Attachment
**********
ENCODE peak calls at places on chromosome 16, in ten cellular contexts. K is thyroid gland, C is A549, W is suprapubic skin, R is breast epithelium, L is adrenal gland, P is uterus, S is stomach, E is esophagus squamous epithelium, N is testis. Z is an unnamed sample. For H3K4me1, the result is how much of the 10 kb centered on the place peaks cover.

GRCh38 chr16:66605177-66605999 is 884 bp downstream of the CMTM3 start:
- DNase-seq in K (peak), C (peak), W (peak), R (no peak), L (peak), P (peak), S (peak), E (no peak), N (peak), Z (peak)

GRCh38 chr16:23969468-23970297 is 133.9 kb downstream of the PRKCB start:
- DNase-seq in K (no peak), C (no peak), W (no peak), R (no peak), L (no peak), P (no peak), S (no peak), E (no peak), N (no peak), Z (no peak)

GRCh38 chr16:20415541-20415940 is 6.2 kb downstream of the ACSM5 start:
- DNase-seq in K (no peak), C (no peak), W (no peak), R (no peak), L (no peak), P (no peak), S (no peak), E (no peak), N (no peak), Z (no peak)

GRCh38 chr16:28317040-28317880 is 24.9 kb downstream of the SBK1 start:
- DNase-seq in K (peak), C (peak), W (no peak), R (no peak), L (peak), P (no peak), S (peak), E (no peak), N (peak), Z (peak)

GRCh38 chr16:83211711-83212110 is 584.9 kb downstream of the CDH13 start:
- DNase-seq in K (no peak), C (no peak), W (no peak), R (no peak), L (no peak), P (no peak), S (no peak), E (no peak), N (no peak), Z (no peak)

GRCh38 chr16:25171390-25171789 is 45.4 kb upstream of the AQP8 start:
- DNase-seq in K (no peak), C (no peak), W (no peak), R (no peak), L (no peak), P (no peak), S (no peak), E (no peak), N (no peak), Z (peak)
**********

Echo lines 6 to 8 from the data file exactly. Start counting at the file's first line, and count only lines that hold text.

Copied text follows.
GRCh38 chr16:20415541-20415940 is 6.2 kb downstream of the ACSM5 start:
- DNase-seq in K (no peak), C (no peak), W (no peak), R (no peak), L (no peak), P (no peak), S (no peak), E (no peak), N (no peak), Z (no peak)

GRCh38 chr16:28317040-28317880 is 24.9 kb downstream of the SBK1 start: